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The Muscular System

The Muscular System

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The Muscular System

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  1. The Muscular System

  2. The Muscular System • Muscles are responsible for all types of body movement • Three basic muscle types are found in the body • Skeletal muscle • Cardiac muscle • Smooth muscle

  3. Characteristics of Muscles • Skeletal and smooth muscle cells are elongated (muscle cell = muscle fiber) • Contraction of muscles is due to the movement of microfilaments • All muscles share some terminology • Prefixes myo and mys refer to “muscle” • Prefix sarco refers to “flesh”

  4. Comparison of Skeletal, Cardiac, and Smooth Muscles Table 6.1 (1 of 2)

  5. Comparison of Skeletal, Cardiac, and Smooth Muscles Table 6.1 (2 of 2)

  6. Skeletal Muscle Characteristics • Most are attached by tendons to bones • Cells are multinucleate • Striated—have visible banding • Voluntary—subject to conscious control

  7. Connective Tissue Wrappings of Skeletal Muscle • Cells are surrounded and bundled by connective tissue • Endomysium—encloses a single muscle fiber • Perimysium—wraps around a fascicle (bundle) of muscle fibers • Epimysium—covers the entire skeletal muscle • Fascia—on the outside of the epimysium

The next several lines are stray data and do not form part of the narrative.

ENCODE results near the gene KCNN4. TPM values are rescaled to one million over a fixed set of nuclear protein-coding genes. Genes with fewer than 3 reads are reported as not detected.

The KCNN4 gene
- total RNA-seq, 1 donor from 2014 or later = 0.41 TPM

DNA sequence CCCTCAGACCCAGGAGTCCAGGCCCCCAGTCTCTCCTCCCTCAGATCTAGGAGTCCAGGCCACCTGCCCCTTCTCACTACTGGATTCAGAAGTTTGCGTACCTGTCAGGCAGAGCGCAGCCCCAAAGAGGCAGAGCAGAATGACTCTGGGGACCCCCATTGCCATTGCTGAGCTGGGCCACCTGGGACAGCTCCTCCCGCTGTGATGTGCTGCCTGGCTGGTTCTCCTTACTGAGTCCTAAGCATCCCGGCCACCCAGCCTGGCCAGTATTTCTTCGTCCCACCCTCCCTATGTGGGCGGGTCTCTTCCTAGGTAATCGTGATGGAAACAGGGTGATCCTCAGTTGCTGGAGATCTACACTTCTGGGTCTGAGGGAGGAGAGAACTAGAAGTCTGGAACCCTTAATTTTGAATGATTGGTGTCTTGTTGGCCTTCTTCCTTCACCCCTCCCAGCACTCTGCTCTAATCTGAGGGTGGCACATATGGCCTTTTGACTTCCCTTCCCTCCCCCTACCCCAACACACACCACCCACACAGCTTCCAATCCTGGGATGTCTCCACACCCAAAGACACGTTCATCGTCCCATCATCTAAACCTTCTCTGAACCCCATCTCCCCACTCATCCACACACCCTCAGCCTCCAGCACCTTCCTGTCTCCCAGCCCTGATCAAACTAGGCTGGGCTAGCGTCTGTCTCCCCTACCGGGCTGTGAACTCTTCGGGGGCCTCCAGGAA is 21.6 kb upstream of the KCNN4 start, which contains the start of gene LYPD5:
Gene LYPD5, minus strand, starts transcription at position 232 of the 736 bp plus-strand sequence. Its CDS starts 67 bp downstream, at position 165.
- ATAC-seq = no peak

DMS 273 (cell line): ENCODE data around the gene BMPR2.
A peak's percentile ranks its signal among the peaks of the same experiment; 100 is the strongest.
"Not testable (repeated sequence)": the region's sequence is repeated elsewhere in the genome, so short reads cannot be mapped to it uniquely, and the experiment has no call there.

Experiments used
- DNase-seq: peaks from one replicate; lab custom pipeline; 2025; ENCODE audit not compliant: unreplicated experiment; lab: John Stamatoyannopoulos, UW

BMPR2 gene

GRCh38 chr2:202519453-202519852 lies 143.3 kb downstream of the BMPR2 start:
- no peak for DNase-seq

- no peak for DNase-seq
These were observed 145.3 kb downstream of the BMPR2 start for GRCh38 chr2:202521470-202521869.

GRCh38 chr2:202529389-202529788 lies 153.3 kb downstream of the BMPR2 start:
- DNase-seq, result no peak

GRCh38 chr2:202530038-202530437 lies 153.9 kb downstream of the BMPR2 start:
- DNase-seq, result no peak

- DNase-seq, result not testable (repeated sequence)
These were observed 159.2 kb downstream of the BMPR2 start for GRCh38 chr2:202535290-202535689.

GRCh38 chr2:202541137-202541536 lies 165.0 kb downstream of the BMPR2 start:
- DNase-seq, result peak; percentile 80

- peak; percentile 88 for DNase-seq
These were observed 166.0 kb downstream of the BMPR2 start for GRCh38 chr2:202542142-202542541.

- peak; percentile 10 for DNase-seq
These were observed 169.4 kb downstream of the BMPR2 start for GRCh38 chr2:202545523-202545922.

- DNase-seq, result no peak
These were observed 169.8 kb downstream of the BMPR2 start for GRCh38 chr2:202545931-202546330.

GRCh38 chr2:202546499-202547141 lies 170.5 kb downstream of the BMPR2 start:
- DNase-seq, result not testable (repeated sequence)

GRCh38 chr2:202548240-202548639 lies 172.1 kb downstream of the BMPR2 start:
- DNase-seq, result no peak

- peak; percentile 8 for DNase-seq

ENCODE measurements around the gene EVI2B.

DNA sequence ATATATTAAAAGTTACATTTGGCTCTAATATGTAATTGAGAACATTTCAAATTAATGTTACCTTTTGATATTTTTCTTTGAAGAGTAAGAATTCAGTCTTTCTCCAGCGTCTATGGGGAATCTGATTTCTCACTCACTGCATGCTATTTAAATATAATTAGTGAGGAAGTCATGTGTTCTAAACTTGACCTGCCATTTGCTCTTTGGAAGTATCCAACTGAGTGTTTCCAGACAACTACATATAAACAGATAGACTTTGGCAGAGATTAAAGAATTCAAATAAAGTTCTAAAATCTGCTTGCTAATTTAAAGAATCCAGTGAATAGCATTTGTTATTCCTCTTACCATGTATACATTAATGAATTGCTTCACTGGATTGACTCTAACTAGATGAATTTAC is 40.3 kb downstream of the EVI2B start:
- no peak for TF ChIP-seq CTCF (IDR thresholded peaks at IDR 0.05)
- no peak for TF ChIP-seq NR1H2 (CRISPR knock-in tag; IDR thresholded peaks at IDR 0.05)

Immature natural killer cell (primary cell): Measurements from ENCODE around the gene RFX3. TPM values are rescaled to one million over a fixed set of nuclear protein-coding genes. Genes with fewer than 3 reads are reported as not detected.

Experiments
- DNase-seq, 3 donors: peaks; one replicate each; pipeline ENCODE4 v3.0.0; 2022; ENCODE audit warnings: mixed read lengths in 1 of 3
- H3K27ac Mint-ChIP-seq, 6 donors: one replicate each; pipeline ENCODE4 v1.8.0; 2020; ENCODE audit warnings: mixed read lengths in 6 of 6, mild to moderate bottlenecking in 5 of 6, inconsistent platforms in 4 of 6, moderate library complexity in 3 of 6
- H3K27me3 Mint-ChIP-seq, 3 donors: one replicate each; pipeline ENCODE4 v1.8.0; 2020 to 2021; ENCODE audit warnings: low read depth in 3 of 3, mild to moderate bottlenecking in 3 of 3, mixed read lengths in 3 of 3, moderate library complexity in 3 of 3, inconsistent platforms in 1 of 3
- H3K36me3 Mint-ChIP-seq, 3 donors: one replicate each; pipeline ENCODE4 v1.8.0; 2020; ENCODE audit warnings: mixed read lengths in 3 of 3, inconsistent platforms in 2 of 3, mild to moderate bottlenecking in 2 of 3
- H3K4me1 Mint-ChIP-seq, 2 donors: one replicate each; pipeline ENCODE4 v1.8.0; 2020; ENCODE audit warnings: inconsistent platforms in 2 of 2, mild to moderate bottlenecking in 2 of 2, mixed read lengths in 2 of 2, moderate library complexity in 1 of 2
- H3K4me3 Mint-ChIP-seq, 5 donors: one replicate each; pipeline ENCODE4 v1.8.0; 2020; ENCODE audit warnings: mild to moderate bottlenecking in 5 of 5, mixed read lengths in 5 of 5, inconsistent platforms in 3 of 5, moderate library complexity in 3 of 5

8. Connective Tissue Wrappings of Skeletal Muscle Figure 6.1

  9. Skeletal Muscle Attachments • Epimysium blends into a connective tissue attachment • Tendons—cord-like structures • Mostly collagen fibers • Often cross a joint due to toughness and small size • Aponeuroses—sheet-like structures • Attach muscles indirectly to bones, cartilages, or connective tissue coverings

  10. Skeletal Muscle Attachments • Sites of muscle attachment • Bones • Cartilages • Connective tissue coverings

  11. Smooth Muscle Characteristics • Lacks striations • Spindle-shaped cells • Single nucleus • Involuntary—no conscious control • Found mainly in the walls of hollow organs

  12. Smooth Muscle Characteristics Figure 6.2a